Here comes your mother, my honey,
To comfort you and to lecture me
For trying, she’ll say, to be funny.”

– Morris Bishop

Well Bounded

In the Indian state of West Bengal lies a district known as Cooch Behar which is curiously merged with its neighbor, Bangladesh. The Indian land contains 92 Bangladeshi enclaves, and the Bangladeshi land contains 106 Indian enclaves.

The largest Indian enclave itself contains a Bangladeshi enclave, and that Bangladeshi enclave contains a bare hectare of Indian farmland known as Dahala Khagrabari. That makes Dahala Khagrabari the world’s only instance of an enclave in an enclave in an enclave.

See Concentric Landmarks.

“A Financial Puzzle”

This, now, is straightforward and business-like: A. applied to B. for a loan of $100. B. replied, ‘My dear A., nothing would please me more than to oblige you, and I’ll do it. I haven’t $100 by me, but make a note and I’ll indorse it, and you can get the money from the bank.’ A. proceeded to write the note. ‘Stay,’ said B., ‘make it $200. I want $100 myself.’ A. did so, B. indorsed the paper, the bank discounted it, and the money was divided. When the note became due, B. was in California, and A. had to meet the payment. What he is unable to cipher out is whether he borrowed $100 of B., or B. borrowed $100 of him.

– Henry C. Percy, Our Cashier’s Scrap-Book, 1879

The Comma Strike

In September 1905, printers in Ivan Sytin’s Moscow publishing house went on strike, demanding pay for punctuation marks. Discontented workers in other trades and other cities soon joined them in sympathy: bakers, railroad workers, lawyers, bankers, even the Imperial Ballet. Without the railroad, steel and textile mills were forced to shut down; soon nearly the entire adult population of Petrograd had ceased work. The general strike led Tsar Nicholas II to issue the October Manifesto, granting a constitution to Russia for the first time in its history. Thus, wrote Trotsky, “a strike which started over punctuation marks ended by felling absolutism.”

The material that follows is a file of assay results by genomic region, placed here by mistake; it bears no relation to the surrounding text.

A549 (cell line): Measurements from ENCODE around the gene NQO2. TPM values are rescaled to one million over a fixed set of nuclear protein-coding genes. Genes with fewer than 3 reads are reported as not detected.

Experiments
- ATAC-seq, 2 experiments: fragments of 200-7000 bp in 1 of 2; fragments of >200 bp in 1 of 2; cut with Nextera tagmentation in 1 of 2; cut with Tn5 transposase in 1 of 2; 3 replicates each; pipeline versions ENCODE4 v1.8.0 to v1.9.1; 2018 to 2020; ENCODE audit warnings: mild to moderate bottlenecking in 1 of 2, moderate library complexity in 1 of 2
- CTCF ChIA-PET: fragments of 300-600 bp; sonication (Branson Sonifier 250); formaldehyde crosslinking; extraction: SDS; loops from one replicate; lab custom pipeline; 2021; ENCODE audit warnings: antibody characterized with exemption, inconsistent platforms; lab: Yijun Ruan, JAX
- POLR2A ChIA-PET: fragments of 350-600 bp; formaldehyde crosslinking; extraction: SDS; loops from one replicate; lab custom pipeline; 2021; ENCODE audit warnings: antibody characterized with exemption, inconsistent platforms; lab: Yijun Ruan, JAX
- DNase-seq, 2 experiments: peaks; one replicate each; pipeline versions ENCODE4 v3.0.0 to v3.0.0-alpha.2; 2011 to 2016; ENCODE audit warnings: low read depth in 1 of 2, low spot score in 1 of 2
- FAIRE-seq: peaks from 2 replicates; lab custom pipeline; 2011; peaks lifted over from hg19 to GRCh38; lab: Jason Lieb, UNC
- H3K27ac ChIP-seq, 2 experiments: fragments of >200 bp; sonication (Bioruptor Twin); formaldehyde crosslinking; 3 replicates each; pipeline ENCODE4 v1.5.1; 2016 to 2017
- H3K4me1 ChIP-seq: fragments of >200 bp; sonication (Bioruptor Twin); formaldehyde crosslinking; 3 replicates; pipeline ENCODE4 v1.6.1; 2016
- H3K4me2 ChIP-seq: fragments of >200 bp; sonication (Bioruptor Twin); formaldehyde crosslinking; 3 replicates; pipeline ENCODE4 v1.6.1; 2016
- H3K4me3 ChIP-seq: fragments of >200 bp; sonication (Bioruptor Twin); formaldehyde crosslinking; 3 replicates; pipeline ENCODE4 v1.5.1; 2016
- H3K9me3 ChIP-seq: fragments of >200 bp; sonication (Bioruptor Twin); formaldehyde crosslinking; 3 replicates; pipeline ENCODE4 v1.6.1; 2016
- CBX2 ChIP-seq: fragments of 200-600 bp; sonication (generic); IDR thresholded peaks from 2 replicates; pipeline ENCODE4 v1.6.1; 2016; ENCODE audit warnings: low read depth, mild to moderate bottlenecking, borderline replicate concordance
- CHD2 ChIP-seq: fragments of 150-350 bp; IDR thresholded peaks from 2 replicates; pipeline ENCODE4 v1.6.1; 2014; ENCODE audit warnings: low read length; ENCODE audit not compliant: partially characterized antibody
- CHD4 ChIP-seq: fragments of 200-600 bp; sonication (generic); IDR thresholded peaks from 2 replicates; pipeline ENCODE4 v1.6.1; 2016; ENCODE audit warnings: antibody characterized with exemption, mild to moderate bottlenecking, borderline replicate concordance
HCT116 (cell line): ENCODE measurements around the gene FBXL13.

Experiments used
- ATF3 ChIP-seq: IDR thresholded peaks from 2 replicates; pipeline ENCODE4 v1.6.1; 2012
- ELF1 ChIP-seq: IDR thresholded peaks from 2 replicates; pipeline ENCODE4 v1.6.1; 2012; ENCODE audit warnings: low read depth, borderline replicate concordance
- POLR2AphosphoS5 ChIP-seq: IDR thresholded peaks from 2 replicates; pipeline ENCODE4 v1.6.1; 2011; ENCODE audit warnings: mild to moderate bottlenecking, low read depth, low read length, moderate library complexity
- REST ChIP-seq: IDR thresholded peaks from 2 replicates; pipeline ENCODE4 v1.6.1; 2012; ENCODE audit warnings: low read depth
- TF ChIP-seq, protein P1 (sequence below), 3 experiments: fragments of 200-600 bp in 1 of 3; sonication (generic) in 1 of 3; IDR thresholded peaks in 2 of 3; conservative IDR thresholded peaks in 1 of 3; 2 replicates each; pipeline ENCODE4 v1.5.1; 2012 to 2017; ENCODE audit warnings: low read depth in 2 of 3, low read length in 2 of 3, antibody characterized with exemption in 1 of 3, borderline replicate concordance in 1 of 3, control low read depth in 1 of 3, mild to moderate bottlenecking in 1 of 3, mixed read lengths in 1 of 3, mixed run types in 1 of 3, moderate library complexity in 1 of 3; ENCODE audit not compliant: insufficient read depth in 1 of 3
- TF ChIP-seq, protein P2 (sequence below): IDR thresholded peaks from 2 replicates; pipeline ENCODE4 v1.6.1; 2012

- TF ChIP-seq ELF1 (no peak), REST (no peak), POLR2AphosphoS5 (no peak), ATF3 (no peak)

A somewhat related story, from David Kahn’s The Codebreakers: In June 1887 Philadelphia wool dealer Frank J. Primrose sent his agent William B. Toland west, ordering him to buy 50,000 pounds of wool in Kansas and Colorado and await further instructions. The two corresponded by telegram using phrase codes like these to shorten the messages.

On June 16 Primrose planned to send the message Yours of the 15th received; am exceedingly busy; I have bought all kinds, 500,000 pounds; perhaps we have sold half of it; wire when you do anything; send samples immediately, promptly of purchases. Shortened with phrase codes this read DESPOT AM EXCEEDINGLY BUSY BAY ALL KINDS QUO PERHAPS BRACKEN HALF OF IT MINCE MOMENT PROMPTLY OF PURCHASES.

Unfortunately, somewhere between Brookville and Ellis, Kansas, someone added a dot, converting BAY into BUY. Consequently Toland bought 300,000 pounds of wool. Primrose lost more than $20,000 in settling with the sellers and sued Western Union, but the Supreme Court ruled against him on a technicality (he had declined to have his message read back to him). He collected only the cost of the telegram, $1.15.

(Thanks, Folkard.)